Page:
Placing emphasis on harvesting forage that is high quality has long been a rally cry for just about everybody in the industry — farmer to researcher.
As we head into April and the impending hot temperatures that summer brings, Rick Grant, president of the Miner Institute in Chazy, N.Y., reminds us that highly digestible forage also keeps cows cooler.
Grant explains in the March issue of Miner’s Farm Report that heat stress lowers the rumen pH of a dairy cow to well below 6.0. This results in inefficient fiber fermentation and low microbial protein output. The end result is less milk and milk component production.
“Fiber is needed to maintain rumen pH under hot conditions,” says Grant.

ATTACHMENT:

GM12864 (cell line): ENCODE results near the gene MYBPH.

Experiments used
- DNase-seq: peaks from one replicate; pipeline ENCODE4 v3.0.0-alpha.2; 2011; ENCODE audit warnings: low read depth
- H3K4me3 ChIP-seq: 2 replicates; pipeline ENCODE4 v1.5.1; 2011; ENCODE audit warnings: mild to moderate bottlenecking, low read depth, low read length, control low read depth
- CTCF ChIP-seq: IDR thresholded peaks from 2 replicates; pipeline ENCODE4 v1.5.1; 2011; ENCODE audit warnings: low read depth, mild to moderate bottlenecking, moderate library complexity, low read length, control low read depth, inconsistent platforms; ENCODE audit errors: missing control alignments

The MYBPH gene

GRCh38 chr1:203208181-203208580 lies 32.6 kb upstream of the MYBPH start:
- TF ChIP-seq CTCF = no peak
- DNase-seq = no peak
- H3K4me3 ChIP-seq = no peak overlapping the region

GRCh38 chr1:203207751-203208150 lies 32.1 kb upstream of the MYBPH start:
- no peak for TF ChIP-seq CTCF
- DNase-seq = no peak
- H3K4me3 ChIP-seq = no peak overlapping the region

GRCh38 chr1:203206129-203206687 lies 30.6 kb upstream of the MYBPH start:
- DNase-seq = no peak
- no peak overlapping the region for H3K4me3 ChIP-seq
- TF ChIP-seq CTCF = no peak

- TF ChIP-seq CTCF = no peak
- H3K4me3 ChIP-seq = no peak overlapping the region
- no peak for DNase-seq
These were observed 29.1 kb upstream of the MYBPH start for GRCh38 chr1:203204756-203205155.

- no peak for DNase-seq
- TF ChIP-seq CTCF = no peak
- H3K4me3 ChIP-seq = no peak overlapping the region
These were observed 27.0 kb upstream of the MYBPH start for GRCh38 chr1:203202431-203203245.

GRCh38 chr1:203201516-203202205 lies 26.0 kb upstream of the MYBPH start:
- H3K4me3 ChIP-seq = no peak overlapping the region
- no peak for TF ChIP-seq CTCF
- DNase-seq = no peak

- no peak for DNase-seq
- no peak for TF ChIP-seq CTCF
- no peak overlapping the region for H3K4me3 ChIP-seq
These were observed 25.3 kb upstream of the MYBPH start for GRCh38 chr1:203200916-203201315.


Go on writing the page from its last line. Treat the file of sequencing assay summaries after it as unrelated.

But not just any fiber will do.
“For the heat-stressed cow, feeding forage that is lower in NDF (neutral detergent fiber) and higher in NDF digestibility is crucial because it allows the cow to process the feed in less time and expend less energy doing so,” he adds.
If forage is high in fiber, cows spend more time both eating and processing the feed. Grant explains that the extra time spent at the bunk means the cow will have to stand longer (perhaps an hour more each day) and subtracts from the time it has for activities such as resting and cooling.
“Highly digestible forage NDF will help to reduce the overall heat load on the cow and provide the proper amounts and ratios of VFAs (volatile fatty acids) to maintain milk and milk component synthesis,” says Grant.
In addition to providing high-quality forage when heat stress is an issue, Grant also reminds dairy producers that conventional means of heat abatement (shade, misters and so forth) must also be implemented to realize the full feeding benefits.